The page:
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Fugitive mortgage broker linked to investment scheme arrested in Tampa

John Steve Tsavaris, 67, had avoided a 2012 order to pay back two Florida investors.
John Steve Tsavaris, 67, had avoided a 2012 order to pay back two Florida investors.
Published Apr. 30, 2014

TAMPA — A fugitive mortgage broker who attorneys said bilked small-time investors out of more than $350,000 peddling risky and unlicensed home-loan securities was arrested Monday night in Tampa.

Tampa police stopped John Steve Tsavaris, who was driving a Jeep Wrangler with an expired license plate, about 7 p.m. near Gandy Boulevard and S Himes Avenue, Hillsborough sheriff's records show.

Tsavaris, 67, had been wanted since January, when a Pinellas County judge found him in civil contempt. Tsavaris was transferred to the Pinellas County Jail, where he remained Tuesday.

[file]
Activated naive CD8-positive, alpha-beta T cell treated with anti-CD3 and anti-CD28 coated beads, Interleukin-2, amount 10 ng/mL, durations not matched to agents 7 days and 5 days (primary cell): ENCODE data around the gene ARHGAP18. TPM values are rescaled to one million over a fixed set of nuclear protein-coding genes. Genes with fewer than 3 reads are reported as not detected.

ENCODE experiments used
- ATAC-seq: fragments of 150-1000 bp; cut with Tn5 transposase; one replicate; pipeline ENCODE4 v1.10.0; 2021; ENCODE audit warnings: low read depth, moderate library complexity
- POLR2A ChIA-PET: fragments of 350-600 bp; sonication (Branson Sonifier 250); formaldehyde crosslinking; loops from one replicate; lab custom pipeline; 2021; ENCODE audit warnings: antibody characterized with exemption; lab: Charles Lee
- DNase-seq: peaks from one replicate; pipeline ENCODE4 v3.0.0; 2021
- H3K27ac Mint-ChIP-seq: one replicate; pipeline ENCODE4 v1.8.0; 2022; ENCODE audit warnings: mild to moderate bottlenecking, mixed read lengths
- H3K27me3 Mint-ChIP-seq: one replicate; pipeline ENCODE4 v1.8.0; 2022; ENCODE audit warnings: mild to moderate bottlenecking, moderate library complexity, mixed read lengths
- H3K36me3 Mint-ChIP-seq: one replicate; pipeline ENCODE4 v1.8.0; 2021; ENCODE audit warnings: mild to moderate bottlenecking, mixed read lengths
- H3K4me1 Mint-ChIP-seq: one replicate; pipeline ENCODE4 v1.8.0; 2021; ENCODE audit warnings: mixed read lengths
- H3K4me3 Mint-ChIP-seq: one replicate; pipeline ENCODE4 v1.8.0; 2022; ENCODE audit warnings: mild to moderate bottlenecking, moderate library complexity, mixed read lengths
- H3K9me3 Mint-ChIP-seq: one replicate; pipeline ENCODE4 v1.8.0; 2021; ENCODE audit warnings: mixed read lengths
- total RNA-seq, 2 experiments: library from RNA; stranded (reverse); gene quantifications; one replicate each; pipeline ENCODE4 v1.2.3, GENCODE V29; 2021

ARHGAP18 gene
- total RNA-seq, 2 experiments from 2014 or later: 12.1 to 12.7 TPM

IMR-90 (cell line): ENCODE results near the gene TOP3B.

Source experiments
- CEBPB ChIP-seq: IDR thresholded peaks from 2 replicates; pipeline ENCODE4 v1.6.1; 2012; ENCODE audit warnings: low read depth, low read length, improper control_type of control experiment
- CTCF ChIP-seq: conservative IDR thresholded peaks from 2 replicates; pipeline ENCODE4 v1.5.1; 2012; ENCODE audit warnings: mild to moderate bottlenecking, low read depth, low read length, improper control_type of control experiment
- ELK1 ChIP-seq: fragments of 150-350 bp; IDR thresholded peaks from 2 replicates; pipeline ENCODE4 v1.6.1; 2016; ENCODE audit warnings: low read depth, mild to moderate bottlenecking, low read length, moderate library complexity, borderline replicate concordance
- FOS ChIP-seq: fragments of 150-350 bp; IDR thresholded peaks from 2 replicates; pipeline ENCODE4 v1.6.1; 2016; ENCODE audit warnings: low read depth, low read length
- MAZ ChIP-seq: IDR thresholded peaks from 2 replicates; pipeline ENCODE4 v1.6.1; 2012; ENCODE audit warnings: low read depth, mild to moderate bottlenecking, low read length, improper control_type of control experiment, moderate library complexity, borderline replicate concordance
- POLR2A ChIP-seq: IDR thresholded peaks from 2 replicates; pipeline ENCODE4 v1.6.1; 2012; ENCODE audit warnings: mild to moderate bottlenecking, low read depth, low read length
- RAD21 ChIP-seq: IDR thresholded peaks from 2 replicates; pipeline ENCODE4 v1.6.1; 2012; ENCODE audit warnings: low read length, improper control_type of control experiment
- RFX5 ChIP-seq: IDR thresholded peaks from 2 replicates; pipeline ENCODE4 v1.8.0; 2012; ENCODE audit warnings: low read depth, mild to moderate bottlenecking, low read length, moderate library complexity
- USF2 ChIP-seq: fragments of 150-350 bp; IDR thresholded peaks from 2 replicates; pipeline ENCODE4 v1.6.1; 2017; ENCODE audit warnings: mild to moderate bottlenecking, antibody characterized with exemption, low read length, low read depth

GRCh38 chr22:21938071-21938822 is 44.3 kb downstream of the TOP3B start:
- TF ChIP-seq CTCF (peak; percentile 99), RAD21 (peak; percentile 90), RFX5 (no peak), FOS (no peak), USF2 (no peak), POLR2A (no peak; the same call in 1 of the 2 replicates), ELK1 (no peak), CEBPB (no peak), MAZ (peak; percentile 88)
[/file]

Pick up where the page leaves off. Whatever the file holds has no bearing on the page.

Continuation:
Tsavaris repeatedly avoided a 2012 order to pay back two Florida investors who were taken in by the same kinds of "toxic" mortgage-backed securities that helped usher in the housing crisis, court records show.

Though Tsavaris was not licensed to sell securities, court records show, he employed a "smile and dial" boiler room to peddle them. Sellers promised that the securities, backed by bundles of homeowners' mortgage payments, would net investors strong profits, like 11 percent returns.

Tsavaris' Home Saving Mortgage Corp. coordinated thousands of subprime home loans and refinancings across the state before crumbling during the housing crash.

The Largo brokerage had, during the frothiest days of the housing bubble, employed a large-scale telemarketing operation that could make a quarter-million calls a week.

One investor, a Tampa elementary school teacher who met Tsavaris at a "self-development transformation seminar," was 28 when she invested $225,000 that she and her husband had inherited after her mother's recent death, depositions show.

Another investor, an 81-year-old widow in Cocoa Beach, took out a reverse mortgage on her paid-off condo and invested more than $133,000 — all while attorneys said Tsavaris knew his investment operation was falling apart.


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